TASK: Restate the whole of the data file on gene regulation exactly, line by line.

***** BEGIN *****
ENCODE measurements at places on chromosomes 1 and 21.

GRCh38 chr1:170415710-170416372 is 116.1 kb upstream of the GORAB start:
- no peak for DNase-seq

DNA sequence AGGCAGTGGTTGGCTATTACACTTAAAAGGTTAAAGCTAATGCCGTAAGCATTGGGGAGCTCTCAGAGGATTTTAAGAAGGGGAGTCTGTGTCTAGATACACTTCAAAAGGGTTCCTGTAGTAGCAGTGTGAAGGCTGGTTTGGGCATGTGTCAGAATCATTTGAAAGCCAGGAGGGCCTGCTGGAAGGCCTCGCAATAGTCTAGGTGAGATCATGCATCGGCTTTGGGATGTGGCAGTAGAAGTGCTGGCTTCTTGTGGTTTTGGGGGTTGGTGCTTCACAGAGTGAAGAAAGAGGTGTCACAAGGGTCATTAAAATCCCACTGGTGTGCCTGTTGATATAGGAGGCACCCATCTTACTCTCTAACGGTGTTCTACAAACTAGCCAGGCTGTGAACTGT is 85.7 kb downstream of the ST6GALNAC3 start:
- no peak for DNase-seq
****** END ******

ENCODE measurements at places on chromosomes 1 and 21.

GRCh38 chr1:170415710-170416372 is 116.1 kb upstream of the GORAB start:
- no peak for DNase-seq

DNA sequence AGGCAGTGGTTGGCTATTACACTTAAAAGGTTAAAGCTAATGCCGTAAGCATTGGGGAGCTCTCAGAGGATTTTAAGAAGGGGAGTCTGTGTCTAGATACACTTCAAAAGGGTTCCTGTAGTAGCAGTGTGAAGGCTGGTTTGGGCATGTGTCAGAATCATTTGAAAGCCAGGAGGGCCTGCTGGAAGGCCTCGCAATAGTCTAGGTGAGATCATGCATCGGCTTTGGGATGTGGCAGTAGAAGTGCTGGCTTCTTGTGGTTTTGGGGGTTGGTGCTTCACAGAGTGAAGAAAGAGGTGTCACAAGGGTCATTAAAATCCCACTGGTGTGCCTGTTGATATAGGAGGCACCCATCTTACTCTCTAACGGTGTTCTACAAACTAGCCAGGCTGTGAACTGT is 85.7 kb downstream of the ST6GALNAC3 start:
- no peak for DNase-seq